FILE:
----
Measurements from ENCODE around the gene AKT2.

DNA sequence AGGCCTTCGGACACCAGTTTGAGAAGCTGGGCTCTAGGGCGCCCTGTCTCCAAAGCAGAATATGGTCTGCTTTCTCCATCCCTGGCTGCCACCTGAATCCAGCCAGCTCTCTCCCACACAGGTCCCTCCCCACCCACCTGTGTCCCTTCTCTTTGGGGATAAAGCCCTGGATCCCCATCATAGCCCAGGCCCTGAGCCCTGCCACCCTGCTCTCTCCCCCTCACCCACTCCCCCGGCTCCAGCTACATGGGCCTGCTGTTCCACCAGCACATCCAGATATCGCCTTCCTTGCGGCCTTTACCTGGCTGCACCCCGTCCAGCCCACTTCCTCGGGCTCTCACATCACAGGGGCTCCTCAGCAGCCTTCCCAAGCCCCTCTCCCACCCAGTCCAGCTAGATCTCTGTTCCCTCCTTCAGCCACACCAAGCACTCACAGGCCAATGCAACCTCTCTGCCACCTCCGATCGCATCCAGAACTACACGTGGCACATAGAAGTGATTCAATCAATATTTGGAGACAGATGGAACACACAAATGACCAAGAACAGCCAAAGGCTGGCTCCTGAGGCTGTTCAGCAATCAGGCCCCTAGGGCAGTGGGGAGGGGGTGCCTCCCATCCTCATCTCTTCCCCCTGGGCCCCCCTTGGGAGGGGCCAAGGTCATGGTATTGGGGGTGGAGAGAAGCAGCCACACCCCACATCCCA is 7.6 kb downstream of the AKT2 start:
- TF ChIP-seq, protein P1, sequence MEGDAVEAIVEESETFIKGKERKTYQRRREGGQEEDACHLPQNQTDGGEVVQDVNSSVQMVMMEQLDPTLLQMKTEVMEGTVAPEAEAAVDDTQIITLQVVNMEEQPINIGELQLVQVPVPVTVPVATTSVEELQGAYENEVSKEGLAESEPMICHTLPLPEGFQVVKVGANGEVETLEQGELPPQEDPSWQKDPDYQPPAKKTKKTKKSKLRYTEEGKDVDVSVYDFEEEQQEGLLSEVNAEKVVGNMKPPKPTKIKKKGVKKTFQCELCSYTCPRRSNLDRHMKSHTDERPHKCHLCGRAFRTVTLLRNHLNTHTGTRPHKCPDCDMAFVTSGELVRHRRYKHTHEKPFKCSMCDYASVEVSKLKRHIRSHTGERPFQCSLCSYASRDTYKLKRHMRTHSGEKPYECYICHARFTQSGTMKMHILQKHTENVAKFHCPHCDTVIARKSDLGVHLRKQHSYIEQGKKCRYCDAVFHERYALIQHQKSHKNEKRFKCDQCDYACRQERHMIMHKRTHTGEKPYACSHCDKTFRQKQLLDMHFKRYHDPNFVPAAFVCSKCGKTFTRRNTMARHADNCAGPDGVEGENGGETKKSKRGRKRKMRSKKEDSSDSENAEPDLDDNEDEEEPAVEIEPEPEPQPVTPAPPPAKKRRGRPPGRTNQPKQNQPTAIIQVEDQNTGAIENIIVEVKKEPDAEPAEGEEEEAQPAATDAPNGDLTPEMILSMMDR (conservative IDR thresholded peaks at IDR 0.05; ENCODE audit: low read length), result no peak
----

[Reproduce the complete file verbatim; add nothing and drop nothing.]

Measurements from ENCODE around the gene AKT2.

DNA sequence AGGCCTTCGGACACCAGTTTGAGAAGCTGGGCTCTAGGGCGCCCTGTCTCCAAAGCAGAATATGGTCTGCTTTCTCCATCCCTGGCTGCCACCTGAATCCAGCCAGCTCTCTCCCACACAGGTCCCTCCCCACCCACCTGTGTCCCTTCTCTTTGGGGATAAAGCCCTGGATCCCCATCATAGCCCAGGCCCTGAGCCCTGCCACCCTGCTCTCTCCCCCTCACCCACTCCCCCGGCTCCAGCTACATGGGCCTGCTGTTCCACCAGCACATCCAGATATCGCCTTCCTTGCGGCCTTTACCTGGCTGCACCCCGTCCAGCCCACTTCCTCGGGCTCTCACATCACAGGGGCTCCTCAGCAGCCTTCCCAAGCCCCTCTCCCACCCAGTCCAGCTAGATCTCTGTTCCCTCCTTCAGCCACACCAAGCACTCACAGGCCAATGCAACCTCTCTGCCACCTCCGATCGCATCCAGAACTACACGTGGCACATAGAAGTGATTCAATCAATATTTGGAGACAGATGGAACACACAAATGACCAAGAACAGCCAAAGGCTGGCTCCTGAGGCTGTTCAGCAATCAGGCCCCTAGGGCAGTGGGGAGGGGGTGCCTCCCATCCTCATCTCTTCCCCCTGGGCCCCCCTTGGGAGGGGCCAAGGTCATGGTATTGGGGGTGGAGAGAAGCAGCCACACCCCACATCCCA is 7.6 kb downstream of the AKT2 start:
- TF ChIP-seq, protein P1, sequence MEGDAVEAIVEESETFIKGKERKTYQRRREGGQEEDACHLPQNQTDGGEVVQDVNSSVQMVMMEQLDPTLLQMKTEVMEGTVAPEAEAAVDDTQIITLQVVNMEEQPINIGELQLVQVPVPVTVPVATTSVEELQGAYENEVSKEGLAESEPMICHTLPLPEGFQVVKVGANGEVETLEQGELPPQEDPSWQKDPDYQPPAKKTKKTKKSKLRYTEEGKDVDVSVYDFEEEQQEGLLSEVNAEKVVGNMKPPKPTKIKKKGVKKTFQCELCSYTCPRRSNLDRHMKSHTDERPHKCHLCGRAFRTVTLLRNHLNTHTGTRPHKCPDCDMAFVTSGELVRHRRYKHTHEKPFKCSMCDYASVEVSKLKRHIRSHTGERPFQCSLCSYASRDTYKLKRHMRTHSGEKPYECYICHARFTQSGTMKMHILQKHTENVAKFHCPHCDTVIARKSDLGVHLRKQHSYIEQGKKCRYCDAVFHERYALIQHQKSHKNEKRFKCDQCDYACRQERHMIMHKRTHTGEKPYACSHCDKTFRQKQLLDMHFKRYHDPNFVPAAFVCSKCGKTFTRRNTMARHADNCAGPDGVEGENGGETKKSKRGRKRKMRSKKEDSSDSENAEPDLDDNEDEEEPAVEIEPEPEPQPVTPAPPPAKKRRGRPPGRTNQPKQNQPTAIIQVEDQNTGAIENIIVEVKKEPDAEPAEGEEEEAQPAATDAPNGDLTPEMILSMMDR (conservative IDR thresholded peaks at IDR 0.05; ENCODE audit: low read length), result no peak